Wednesday, February 20, 2008

Texas Hunting and Outdoor Legacy

I grew up in a family where everyone hunted. Both sets of grandparents had ranches in the Hill Country of Texas so the kids all came to help on weekends. My cousins, uncles, aunts and parents all hunted. We spent holidays at one or the other ranches and all the kids wanted guns for Christmas. There were members of the family that were unbelievable outdoorsman. Some specialized in deer, other fishing or varmint hunting. Some trapped and some ran packs of hounds. I killed my first deer at six years of age with a model 1894 Winchester in 25-35, a relic of the past now gone. I realize now that I grew up in a special time. It was a time where kids could roam neighborhoods or go to the country and be safe. A time where parents trusted their children, where law enforcement officers were public servants and national pride was rampant. At school we had kids of different colors and from different countries but we were all Americans and we all spoke English. We started the day with a prayer and the pledge of allegiance. I can remember half of my class being gone on the first day of hunting season or the first Monday after hunting season opened. We would bring pictures of our hunt and even guns to show and tell at school and no one had a problem with it. We all carried pocket knives and no one got stabbed. Later we all had gun racks in our vehicles with guns in them and no one got shot. I can remember in High school lots of us boys going hunting after school straight from the school parking lot. Sometimes our coaches or teachers even went with us.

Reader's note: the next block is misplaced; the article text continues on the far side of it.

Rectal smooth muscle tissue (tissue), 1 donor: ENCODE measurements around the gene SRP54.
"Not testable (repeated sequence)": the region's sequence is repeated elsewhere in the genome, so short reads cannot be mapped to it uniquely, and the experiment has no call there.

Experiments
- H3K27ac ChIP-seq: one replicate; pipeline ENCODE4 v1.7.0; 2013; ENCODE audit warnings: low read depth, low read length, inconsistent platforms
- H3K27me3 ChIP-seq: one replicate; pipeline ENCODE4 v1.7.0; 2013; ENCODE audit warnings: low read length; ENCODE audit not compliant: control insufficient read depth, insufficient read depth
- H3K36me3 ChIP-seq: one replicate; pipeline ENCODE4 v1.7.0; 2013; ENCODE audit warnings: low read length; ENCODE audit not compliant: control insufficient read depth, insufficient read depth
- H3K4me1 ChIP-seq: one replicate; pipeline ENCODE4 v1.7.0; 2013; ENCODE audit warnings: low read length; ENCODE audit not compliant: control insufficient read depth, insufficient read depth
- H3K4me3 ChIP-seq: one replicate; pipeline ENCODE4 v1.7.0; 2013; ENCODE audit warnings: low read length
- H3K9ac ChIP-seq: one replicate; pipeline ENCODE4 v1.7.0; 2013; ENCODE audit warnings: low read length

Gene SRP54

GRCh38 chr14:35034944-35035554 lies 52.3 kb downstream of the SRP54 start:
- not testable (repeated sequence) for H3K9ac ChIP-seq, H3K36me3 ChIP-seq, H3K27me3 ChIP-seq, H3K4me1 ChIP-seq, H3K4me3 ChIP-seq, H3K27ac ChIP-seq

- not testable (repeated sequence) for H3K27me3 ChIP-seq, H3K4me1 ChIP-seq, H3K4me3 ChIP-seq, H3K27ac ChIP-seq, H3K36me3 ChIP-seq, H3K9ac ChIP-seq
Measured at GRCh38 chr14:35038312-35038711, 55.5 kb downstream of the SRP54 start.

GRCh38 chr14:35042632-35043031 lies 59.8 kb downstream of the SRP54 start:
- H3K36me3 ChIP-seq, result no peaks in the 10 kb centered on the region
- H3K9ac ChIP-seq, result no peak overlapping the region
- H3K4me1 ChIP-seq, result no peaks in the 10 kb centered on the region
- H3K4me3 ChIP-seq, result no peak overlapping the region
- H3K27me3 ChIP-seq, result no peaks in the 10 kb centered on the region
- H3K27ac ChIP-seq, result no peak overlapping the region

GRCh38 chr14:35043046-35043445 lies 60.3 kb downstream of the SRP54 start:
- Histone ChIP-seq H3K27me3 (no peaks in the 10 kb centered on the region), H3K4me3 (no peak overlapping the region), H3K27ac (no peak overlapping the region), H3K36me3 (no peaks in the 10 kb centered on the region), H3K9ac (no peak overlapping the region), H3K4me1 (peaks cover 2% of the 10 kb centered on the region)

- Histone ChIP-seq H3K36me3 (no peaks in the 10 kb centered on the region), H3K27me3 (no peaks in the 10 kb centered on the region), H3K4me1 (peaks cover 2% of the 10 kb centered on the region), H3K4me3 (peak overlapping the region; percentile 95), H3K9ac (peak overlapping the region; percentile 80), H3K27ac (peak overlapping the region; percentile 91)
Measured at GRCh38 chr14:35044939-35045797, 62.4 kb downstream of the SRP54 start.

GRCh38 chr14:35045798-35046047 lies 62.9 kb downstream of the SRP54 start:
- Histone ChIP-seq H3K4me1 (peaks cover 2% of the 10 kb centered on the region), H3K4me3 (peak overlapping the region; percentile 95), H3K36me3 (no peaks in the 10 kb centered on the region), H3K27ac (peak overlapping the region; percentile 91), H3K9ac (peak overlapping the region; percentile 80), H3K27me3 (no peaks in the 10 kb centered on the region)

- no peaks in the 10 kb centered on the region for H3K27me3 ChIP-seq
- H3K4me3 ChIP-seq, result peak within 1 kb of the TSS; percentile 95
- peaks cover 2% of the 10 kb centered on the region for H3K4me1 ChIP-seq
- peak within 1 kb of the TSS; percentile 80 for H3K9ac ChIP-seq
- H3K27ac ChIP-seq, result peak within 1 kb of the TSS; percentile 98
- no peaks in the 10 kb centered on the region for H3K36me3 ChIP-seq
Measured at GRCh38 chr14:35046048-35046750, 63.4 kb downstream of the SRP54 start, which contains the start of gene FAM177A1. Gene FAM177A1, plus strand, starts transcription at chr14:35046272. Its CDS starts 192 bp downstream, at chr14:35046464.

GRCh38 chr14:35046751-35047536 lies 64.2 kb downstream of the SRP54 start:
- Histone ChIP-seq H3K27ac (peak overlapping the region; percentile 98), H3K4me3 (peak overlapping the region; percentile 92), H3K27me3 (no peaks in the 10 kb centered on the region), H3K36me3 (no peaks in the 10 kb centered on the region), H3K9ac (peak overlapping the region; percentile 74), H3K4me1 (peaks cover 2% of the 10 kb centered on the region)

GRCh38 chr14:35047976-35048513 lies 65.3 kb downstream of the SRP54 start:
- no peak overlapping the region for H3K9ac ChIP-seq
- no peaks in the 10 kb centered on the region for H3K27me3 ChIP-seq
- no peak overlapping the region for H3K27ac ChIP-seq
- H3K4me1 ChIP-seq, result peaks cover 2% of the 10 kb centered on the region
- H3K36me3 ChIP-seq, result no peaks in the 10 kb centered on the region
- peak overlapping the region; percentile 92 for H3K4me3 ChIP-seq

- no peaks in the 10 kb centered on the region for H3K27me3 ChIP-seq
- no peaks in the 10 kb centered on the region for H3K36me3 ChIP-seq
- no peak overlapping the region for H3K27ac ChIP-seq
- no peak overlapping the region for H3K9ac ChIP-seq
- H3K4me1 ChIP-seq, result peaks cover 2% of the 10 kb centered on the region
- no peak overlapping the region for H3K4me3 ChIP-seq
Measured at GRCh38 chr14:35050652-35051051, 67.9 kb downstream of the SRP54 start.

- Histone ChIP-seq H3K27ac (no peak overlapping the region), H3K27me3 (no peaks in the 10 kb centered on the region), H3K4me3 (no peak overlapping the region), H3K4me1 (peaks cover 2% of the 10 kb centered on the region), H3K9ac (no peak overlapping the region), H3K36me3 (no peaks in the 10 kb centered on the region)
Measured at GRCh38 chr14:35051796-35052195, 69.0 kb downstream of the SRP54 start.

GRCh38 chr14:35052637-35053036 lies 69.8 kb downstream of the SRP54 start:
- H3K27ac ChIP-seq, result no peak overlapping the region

Times have sure changed and I for one am saddened that those times are gone forever. My grandkids will not have prayer at school and very little of the pledge of allegiance. There is hardly any national pride anymore. I attended an honors program at a public school not long ago and was shocked when the pledge of allegiance was conducted and about a third of the audience stayed seated, very few put their hand over their heart and very few knew the words. As I looked around I noticed most of those seated were people that have been allowed to come to this country as immigrants. My ancestors came as legal immigrants and they became Americans, then Texans, and had a great pride in both. It is a sad time for Texas and America.
I hope that you try and pass on the legacy of hunting that we have here in Texas. I pray that you pass on the legacy and pride of being Texan. I also pray that you teach your children what it means to be an American and do not give in to this multi nationality, multi lingual and multi culture that can result in only no pride in anything. We better work to change this now if it is not already too late.
God bless Texas and the USA, Wild Ed

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